Diabetes management: Beyond The Basics
Over the past decade, the management of type 2 diabetes has transitioned from an emphasis on tight glycemic control to a focus on individualized treatment for each patient that seeks to balance the risk for hyperglycemia against the risk for hypoglycemia.
The importance of avoiding hypoglycemia has been demonstrated in recent clinical trials that have revealed an association between hypoglycemia and mortality resulting from cardiovascular events. The 2019 American Diabetes Association Standards of Medical Care in Diabetes includes recommendations derived from these recent findings. For individuals with cardiovascular disease (CVD) or multiple cardiovascular risk factors, appropriate choices for second-line therapy should include agents with proven efficacy in improving cardiovascular outcomes. In addition, these guidelines continue to stress the use of agents that minimize the risk for both hypoglycemia and weight gain.1
The guidelines also emphasize that glycemic thresholds should be modified in accordance with the individual patient’s profile and risk factors. Strict control of A1c is no longer viewed as an appropriate goal for all patients. It is important that clinicians be aware that controlling blood glucose concentrations, in itself, has minimal effect on CVD risk. Decisions regarding treatment and target glycemic thresholds should consider such factors as how often patients experience hypoglycemia. The association between chronic mood disorders and hypoglycemia should be assessed in the individual patient. Clinicians should note the increased likelihood of hypoglycemia in individuals of advancing age, who experience age-related declines in renal function and hepatic-enzyme activity. These factors can lengthen hospital stays and increase medical costs.1
In the effort to balance the risk for hyperglycemia against that for hypoglycemia, patients must be highly involved in all aspects of their care, including diet, exercise, and medication adherence. Clinicians must have the knowledge necessary to counsel their patients, who must participate in self-monitoring of blood glucose, be attentive to symptoms of hypoglycemia, and take appropriate action to address hypoglycemia.1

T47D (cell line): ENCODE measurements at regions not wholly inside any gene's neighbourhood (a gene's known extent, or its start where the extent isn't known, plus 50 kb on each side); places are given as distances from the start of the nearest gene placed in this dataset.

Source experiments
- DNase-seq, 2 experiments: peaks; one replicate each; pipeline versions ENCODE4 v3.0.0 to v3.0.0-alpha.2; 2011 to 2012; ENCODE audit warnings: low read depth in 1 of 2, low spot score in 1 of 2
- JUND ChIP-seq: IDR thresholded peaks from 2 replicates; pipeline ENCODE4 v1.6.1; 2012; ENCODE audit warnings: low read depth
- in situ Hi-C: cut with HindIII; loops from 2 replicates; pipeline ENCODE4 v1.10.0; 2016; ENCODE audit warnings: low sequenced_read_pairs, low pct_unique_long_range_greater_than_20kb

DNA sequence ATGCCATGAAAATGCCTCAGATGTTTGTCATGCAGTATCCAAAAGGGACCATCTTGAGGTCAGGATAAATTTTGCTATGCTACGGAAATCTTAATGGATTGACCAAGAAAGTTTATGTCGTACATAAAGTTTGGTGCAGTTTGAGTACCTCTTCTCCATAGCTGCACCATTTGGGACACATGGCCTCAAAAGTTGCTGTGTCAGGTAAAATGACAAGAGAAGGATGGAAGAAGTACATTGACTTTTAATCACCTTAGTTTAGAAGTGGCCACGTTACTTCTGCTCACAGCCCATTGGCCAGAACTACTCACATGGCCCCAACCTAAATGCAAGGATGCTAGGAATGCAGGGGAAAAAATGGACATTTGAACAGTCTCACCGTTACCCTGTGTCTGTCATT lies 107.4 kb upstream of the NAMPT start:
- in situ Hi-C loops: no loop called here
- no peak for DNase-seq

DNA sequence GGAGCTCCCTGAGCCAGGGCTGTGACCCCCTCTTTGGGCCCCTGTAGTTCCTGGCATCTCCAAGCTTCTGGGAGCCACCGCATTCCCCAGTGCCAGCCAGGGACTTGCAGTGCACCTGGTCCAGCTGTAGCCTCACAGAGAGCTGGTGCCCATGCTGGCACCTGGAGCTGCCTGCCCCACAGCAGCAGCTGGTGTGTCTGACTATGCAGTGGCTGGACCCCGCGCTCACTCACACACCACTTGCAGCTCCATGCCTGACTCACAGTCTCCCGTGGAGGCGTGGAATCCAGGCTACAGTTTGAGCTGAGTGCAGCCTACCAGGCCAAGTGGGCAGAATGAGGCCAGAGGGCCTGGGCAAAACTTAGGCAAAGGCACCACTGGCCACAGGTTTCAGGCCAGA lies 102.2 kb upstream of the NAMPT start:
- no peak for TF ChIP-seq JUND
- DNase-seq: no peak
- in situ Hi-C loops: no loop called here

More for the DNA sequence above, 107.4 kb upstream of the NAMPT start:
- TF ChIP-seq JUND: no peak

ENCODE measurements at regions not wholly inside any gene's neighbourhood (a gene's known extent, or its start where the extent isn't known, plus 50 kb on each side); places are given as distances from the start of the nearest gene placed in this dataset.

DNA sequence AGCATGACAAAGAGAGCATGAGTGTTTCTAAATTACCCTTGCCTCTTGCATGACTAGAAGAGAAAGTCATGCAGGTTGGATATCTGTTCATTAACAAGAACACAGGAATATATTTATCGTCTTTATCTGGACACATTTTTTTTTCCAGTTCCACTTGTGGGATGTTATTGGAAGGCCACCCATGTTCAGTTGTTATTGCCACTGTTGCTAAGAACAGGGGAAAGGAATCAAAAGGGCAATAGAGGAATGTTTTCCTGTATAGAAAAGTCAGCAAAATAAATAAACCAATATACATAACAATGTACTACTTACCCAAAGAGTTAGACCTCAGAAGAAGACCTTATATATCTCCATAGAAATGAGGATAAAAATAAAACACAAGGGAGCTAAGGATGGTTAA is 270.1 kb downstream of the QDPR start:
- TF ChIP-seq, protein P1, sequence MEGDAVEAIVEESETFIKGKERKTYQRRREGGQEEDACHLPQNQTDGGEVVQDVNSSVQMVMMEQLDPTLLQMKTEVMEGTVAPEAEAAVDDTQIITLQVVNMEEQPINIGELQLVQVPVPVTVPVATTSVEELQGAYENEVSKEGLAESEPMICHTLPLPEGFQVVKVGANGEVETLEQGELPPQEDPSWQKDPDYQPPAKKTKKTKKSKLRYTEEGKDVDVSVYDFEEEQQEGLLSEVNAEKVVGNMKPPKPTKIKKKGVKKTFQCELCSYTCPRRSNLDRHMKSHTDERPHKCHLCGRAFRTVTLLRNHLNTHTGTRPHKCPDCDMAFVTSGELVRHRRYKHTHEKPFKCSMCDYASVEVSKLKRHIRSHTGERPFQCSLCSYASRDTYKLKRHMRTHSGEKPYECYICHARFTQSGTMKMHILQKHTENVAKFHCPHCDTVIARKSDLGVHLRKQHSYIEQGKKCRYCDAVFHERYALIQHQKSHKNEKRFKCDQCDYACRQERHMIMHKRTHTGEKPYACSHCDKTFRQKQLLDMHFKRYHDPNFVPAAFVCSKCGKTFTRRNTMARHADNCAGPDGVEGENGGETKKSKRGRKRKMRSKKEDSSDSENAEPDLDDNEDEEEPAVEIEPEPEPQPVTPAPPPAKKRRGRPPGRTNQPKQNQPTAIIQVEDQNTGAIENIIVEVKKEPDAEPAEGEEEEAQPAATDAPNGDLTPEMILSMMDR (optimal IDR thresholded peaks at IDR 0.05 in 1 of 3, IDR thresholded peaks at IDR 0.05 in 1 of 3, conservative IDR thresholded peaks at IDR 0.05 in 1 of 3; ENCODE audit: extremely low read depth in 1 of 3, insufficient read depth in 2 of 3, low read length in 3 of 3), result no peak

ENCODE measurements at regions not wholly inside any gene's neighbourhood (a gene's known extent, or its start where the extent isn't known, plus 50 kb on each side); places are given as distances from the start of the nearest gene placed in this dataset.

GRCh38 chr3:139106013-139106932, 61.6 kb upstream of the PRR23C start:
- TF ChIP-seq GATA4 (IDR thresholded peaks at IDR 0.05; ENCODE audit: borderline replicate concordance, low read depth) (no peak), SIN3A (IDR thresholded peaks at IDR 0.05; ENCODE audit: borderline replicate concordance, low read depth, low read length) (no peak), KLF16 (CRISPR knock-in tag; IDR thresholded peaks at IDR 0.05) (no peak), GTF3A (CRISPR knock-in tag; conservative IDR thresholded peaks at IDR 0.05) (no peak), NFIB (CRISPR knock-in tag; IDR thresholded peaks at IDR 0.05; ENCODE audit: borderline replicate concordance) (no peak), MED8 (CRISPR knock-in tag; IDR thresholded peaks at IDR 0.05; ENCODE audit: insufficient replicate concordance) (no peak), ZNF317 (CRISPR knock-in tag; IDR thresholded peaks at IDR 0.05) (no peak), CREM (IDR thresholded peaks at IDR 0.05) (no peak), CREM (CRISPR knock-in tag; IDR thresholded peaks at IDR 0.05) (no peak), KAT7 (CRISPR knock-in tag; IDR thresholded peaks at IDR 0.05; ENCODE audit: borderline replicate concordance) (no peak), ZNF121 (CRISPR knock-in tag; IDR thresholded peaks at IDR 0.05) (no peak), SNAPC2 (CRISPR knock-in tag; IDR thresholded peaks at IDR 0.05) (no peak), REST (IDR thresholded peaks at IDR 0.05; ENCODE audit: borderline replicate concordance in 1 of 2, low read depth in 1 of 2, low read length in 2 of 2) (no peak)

Clinicians must respond to episodes of hypoglycemia or factors that elevate the risk of hypoglycemia by first switching from oral agents associated with the greatest risk of hypoglycemia, such as sulfonylureas, to newer classes and newer forms of agents such as glucagon-like peptide-1 receptor agonists (GLP-1 RAs) and sodium-glucose cotransporter 2 (SGLT-2).1
Mechanism of Action of Glucose Lowering Drugs
Given the high risk of hypoglycemia with insulin and insulin secretagogues, such as sulfonylureas and meglitinides, newer classes of drugs have been developed that decrease hyperglycemia without the risk of hypoglycemia.
Glucagon-like peptide-1 (GLP-1) is an incretin hormone that reduces hyperglycemia by stimulating insulin production only in the presence of elevated glucose levels. However, in patients with type 2 diabetes, the production of incretins is significantly reduced.2 As GLP-1 is only able to stimulate insulin release when blood glucose concentrations are above fasting levels, the actions of GLP-1 are self-terminating and unlikely to induce hypoglycemia.3 Additionally, GLP-1 also improves metabolic control by inhibiting glucagon secretion, slowing gastric emptying and the absorption of glucose, and suppressing appetite.4 Some evidence suggests that GLP-1 may also promote beta-cell proliferation and reduce beta-cell apoptosis. The proliferation of beta cells may improve glucose homeostasis over time as approximately 50% of beta-cell mass is lost in patients with type 2 diabetes.5,6 Currently approved GLP-1 receptor agonists include dulaglutide, exenatide, liraglutide, lixisenatide, and semaglutide, the first oral agent in the class.
Sodium-glucose cotransporter-2 (SGLT2) is a glucose transporter found in the early portion of the renal tubule. In patients with diabetes, expression of SGLT2 is upregulated, leading to enhanced glucose reabsorption and worsening hyperglycemia. SGLT2 inhibitors reduce glucose absorption in the kidneys, which results in the excretion of excess glucose in the urine and the reduction of blood glucose levels. SGLT2 inhibitors act independently of pancreatic beta cells but are dependent on kidney function. The glycemic efficacy of this class of drugs decreases with falling glomerular filtration rates (GFR).7
- American Diabetes Association. Standards of Medical Care in Diabetes – 2019. Diabetes Care. 2019;42(suppl 1):S90-S102.
- Drucker DJ, Nauck MA. The incretin system: glucagon-like peptide-1 receptor agonists and dipeptidyl peptidase-4 inhibitors in type 2 diabetes. Lancet. 2006;368:1696-705.
- Meloni AR, DeYoung MB, Lowe C, et al. GLP-1 receptor activated insulin secretion from pancreatic β-cells: mechanism and glucose dependence. Diabetes, Obesity, and Metabolism. 2013;15:15-27.
- Goldenberg RM, Steen O. Semaglutide: review and place in therapy for adults with type 2 diabetes. Canadian JDiabetes. 2019;43:136-145.
- Drucker DJ. Enhancing incretin action for the treatment of type 2 diabetes. Diabetes Care. 2003;26:2929-2940.
- Wajchenberg BL. Beta-cell failure in diabetes and preservation by clinical treatment. Endocrine Reviews. 2007;28(2):187-218.
- Novak LM, Kruger D. Bolstering your armamentarium with SGLT2 inhibitors. Nurse Practitioner. 2017;42(10):28-34.